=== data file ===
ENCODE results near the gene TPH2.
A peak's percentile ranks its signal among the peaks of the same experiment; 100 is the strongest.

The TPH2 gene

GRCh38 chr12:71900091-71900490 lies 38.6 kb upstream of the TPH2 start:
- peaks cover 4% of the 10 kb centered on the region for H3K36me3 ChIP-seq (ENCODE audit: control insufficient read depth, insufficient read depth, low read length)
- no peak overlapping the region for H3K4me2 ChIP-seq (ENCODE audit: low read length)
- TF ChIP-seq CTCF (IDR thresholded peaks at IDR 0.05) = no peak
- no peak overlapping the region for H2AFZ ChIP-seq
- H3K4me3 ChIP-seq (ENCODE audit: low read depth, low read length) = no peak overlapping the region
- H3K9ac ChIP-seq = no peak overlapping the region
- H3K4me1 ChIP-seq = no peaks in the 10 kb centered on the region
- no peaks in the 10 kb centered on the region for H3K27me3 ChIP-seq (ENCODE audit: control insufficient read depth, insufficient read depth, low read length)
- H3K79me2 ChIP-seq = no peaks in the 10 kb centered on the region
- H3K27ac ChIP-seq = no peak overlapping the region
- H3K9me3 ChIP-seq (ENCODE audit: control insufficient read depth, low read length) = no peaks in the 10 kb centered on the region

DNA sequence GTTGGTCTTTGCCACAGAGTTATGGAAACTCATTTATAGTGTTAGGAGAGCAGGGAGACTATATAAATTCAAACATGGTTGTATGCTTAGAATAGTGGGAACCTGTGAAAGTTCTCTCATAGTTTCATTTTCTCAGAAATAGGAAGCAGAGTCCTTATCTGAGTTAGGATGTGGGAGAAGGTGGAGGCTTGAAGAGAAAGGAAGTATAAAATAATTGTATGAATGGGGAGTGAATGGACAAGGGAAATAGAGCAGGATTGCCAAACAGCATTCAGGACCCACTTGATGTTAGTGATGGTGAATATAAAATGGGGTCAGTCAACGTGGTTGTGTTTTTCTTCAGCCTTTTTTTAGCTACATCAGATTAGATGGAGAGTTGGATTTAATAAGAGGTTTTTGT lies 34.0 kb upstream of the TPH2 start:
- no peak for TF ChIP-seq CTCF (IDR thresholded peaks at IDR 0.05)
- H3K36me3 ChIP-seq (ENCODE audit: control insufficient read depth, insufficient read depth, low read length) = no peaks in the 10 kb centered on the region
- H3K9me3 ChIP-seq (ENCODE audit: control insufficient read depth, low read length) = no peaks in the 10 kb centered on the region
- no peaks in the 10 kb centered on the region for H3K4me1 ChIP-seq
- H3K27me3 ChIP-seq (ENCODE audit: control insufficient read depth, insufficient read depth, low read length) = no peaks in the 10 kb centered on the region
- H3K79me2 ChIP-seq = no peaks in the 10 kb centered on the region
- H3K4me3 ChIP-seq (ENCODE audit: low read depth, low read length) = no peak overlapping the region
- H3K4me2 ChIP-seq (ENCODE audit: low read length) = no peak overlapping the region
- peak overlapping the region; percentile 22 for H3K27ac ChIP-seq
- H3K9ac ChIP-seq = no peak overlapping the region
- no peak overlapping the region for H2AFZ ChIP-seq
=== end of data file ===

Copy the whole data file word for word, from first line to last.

ENCODE results near the gene TPH2.
A peak's percentile ranks its signal among the peaks of the same experiment; 100 is the strongest.

The TPH2 gene

GRCh38 chr12:71900091-71900490 lies 38.6 kb upstream of the TPH2 start:
- peaks cover 4% of the 10 kb centered on the region for H3K36me3 ChIP-seq (ENCODE audit: control insufficient read depth, insufficient read depth, low read length)
- no peak overlapping the region for H3K4me2 ChIP-seq (ENCODE audit: low read length)
- TF ChIP-seq CTCF (IDR thresholded peaks at IDR 0.05) = no peak
- no peak overlapping the region for H2AFZ ChIP-seq
- H3K4me3 ChIP-seq (ENCODE audit: low read depth, low read length) = no peak overlapping the region
- H3K9ac ChIP-seq = no peak overlapping the region
- H3K4me1 ChIP-seq = no peaks in the 10 kb centered on the region
- no peaks in the 10 kb centered on the region for H3K27me3 ChIP-seq (ENCODE audit: control insufficient read depth, insufficient read depth, low read length)
- H3K79me2 ChIP-seq = no peaks in the 10 kb centered on the region
- H3K27ac ChIP-seq = no peak overlapping the region
- H3K9me3 ChIP-seq (ENCODE audit: control insufficient read depth, low read length) = no peaks in the 10 kb centered on the region

DNA sequence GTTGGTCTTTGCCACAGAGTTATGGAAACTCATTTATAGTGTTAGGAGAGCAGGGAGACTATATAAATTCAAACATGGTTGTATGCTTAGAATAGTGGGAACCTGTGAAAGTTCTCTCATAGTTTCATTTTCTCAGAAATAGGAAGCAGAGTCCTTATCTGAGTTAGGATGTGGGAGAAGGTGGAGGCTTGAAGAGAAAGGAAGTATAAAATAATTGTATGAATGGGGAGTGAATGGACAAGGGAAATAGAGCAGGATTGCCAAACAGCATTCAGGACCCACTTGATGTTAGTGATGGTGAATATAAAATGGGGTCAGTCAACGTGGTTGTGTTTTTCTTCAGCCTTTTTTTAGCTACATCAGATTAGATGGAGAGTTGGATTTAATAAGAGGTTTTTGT lies 34.0 kb upstream of the TPH2 start:
- no peak for TF ChIP-seq CTCF (IDR thresholded peaks at IDR 0.05)
- H3K36me3 ChIP-seq (ENCODE audit: control insufficient read depth, insufficient read depth, low read length) = no peaks in the 10 kb centered on the region
- H3K9me3 ChIP-seq (ENCODE audit: control insufficient read depth, low read length) = no peaks in the 10 kb centered on the region
- no peaks in the 10 kb centered on the region for H3K4me1 ChIP-seq
- H3K27me3 ChIP-seq (ENCODE audit: control insufficient read depth, insufficient read depth, low read length) = no peaks in the 10 kb centered on the region
- H3K79me2 ChIP-seq = no peaks in the 10 kb centered on the region
- H3K4me3 ChIP-seq (ENCODE audit: low read depth, low read length) = no peak overlapping the region
- H3K4me2 ChIP-seq (ENCODE audit: low read length) = no peak overlapping the region
- peak overlapping the region; percentile 22 for H3K27ac ChIP-seq
- H3K9ac ChIP-seq = no peak overlapping the region
- no peak overlapping the region for H2AFZ ChIP-seq